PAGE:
Making Amsterdam (even) smarter
An initiative known as Amsterdam Smart City (ASC) is working on tech-driven solutions to the city’s most pressing urban challenges, including mobility and the transition to renewable energy. As explained by Ger Baron, the Chief Technology Officer of the City of Amsterdam and the head of ASC, the ASC provides the connectivity, energy and data necessary for start-ups and entrepreneurs to develop their solutions. With about 100 partners, including businesses, local authorities, research institutes and the city’s own residents, they are currently working on more than 90 innovative projects.
An example is the collaboration with the Amsterdam ArenA stadium, where real-time traffic information data will help improve mobility. Other projects focus on energy-saving lighting, public WiFi and even a self-steering garbage-collection boat to keep the city’s canals clean. Amsterdam aspires to have the best energy system of all the world’s capitals, and this ambition will benefit from its existing ecosystem of companies that combine their expertise in areas such as IT, electronics and energy.
Amsterdam's Knowledge Mile
Amsterdam’s Wibautstraat is known as the Knowledge Mile, because it has more students than any other street in the city. This dense concentration of students can help connect the creativity and technology of tomorrow with the urban challenges of today. And Amsterdam’s Knowledge Mile is about to get even smarter: Matthijs ten Berge, director of the Amsterdam Creative Industries Network (ACIN), plans to turn this two-kilometre stretch of road into an ‘applied research ecosystem’, a living laboratory where urban issues can be tackled.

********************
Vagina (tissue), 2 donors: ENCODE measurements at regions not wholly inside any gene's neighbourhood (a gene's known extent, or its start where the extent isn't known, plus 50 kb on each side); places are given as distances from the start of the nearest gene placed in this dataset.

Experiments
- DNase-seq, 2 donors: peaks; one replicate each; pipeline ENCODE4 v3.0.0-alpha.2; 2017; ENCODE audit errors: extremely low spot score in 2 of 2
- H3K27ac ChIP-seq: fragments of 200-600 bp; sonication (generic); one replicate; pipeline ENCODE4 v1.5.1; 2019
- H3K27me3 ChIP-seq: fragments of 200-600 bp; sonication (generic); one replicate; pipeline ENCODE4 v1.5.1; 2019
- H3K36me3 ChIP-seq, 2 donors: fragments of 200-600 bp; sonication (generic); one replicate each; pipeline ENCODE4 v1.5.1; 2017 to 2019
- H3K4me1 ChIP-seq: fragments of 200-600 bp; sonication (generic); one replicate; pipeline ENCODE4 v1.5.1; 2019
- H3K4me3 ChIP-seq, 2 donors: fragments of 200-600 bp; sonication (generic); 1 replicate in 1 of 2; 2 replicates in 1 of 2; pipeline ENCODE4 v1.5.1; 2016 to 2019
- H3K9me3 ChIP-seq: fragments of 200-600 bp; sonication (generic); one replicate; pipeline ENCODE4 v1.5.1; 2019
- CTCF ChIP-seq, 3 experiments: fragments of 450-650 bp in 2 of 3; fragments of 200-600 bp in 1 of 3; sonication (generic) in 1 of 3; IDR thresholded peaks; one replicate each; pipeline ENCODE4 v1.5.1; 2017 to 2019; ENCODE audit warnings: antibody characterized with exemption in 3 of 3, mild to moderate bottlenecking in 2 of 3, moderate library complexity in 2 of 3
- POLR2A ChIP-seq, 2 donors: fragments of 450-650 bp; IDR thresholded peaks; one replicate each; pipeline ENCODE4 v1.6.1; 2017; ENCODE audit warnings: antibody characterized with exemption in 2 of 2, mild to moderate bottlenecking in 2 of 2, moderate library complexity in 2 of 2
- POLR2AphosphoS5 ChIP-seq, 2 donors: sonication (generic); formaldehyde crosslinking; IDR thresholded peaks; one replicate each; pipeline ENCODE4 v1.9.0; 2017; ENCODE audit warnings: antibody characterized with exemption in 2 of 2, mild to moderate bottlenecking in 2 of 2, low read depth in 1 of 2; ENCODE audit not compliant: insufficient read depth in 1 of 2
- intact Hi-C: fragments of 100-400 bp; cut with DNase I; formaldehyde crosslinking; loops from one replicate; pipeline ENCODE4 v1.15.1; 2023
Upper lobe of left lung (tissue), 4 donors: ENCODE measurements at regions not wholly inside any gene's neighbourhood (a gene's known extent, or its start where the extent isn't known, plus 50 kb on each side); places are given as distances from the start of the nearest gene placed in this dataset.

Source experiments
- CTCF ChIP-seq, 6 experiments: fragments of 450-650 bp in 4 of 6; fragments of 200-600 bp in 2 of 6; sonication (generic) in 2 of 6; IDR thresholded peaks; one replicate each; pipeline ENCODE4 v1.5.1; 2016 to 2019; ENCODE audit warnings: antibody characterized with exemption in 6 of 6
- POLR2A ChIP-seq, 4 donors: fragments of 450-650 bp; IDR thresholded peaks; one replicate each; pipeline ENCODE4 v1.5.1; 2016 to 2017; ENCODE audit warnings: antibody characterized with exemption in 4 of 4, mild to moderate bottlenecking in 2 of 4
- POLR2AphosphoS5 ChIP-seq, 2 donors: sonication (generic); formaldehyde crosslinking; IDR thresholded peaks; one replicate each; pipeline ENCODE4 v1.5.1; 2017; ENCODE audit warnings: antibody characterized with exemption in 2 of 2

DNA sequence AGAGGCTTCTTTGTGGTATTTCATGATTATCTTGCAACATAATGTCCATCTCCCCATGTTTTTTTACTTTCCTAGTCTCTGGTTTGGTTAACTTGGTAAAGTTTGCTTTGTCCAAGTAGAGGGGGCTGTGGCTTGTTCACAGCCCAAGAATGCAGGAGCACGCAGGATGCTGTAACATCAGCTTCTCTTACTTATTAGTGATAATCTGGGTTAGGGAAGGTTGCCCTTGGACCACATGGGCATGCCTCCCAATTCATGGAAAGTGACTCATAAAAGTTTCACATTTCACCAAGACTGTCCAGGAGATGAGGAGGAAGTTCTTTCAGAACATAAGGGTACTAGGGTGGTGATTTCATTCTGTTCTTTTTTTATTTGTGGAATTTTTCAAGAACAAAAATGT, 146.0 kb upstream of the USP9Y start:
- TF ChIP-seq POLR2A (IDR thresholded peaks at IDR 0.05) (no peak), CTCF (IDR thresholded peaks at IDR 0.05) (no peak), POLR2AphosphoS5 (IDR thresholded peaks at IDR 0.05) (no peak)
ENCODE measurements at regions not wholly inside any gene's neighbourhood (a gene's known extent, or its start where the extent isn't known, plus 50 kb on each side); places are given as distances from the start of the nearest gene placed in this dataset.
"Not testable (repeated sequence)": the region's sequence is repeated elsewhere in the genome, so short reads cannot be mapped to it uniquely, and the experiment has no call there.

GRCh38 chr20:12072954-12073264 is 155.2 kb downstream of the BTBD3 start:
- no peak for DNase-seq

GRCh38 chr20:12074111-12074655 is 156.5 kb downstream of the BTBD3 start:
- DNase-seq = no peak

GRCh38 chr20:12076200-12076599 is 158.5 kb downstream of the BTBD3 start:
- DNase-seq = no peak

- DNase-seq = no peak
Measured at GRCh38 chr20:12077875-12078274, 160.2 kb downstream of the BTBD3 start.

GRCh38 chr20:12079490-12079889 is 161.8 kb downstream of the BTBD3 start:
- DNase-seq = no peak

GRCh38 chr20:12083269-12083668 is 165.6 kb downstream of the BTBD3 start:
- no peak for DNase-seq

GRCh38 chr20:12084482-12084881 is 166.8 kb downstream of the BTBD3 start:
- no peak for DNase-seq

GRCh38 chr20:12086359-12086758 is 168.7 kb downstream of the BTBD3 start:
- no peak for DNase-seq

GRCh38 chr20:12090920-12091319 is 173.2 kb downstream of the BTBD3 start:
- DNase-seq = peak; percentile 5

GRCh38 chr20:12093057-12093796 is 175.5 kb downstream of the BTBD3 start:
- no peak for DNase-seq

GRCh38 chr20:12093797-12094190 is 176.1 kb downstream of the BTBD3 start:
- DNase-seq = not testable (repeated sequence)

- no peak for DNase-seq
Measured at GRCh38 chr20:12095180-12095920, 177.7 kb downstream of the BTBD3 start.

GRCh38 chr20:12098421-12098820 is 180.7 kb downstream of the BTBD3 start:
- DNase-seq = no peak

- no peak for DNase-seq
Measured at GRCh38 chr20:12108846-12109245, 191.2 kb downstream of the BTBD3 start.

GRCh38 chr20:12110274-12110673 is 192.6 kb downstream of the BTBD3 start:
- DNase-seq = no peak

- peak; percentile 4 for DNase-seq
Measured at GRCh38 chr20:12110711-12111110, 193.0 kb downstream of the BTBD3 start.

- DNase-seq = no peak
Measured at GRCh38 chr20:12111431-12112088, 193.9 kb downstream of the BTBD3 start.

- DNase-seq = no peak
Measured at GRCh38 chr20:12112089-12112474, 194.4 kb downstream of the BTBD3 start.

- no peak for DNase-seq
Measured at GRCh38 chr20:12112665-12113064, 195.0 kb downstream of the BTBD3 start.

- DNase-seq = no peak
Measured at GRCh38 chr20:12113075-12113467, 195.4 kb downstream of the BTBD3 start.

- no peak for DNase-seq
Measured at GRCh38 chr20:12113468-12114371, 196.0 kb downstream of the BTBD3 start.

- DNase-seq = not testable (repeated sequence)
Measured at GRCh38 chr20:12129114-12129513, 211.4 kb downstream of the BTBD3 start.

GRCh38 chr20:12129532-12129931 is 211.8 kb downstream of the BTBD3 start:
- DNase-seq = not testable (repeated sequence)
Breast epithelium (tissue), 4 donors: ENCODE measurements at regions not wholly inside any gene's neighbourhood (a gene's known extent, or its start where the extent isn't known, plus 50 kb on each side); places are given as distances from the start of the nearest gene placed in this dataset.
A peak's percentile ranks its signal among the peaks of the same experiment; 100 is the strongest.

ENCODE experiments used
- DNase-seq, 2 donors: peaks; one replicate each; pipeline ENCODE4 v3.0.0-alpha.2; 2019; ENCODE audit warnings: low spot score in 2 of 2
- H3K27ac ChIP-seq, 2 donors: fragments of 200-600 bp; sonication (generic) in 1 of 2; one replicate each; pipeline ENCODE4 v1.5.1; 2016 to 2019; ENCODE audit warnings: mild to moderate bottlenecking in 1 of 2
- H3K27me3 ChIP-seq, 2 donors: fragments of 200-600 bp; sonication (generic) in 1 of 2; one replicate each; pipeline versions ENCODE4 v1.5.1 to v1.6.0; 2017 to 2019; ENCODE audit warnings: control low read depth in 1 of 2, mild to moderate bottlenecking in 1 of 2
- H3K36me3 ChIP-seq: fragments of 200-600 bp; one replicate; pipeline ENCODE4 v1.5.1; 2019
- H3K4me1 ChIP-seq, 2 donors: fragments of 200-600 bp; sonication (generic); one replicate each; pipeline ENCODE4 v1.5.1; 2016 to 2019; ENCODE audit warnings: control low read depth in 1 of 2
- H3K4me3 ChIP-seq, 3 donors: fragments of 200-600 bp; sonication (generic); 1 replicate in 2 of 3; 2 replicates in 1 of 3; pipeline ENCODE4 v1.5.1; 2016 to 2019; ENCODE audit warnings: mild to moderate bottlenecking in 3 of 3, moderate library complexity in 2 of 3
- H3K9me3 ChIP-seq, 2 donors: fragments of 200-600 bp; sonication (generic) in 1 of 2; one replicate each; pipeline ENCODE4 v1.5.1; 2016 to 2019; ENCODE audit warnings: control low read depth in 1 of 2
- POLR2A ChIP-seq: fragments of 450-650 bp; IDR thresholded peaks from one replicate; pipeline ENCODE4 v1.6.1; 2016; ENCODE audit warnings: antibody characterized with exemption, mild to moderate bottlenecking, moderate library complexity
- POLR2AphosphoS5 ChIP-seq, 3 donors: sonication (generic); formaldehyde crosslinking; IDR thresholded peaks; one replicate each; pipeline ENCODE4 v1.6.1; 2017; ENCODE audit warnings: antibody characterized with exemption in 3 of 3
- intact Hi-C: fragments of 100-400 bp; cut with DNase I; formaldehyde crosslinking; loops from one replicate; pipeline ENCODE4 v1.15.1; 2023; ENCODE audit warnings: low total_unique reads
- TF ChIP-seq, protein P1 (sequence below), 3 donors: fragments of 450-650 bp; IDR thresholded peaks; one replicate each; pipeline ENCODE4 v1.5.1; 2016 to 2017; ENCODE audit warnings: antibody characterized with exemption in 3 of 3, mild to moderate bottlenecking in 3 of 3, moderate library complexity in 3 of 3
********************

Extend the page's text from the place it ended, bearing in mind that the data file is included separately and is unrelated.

The ACIN acts as an interface between the area’s industries, government bodies and educational organisations. One example is the Refugee Company, a startup that connects refugees with jobs, giving them a chance to work as they await their legal status. The project has already helped set up a cheese factory in one refugee camp. Another collaboration, with the Amsterdam University of Applied Sciences, is the Amstelhuis, a home for able-bodied seniors. This privately run facility provides affordable rental apartments, and residents are encouraged to become more independent, for example via lessons on using an iPad, Skype or the Dutch train system.
Mastering the science of water
Another example of the city as a living lab is the new consortium known as Amsterdam Water Science, which brings together two university communities, local water authorities and businesses. Together they innovate in the field of water science, and Amsterdam and its water-rich environment serve as a testing ground for the group’s research and education. Dr Elco Koks, for example, has been looking into the effects of extreme weather events on the Port of Amsterdam. His work considers a wide variety of ‘what if’ scenarios, which may also be of use to other regions and cities, as well as across different businesses, such as oil companies and data centres.
First published in AMS business magazine. Author: Douglas Heingartner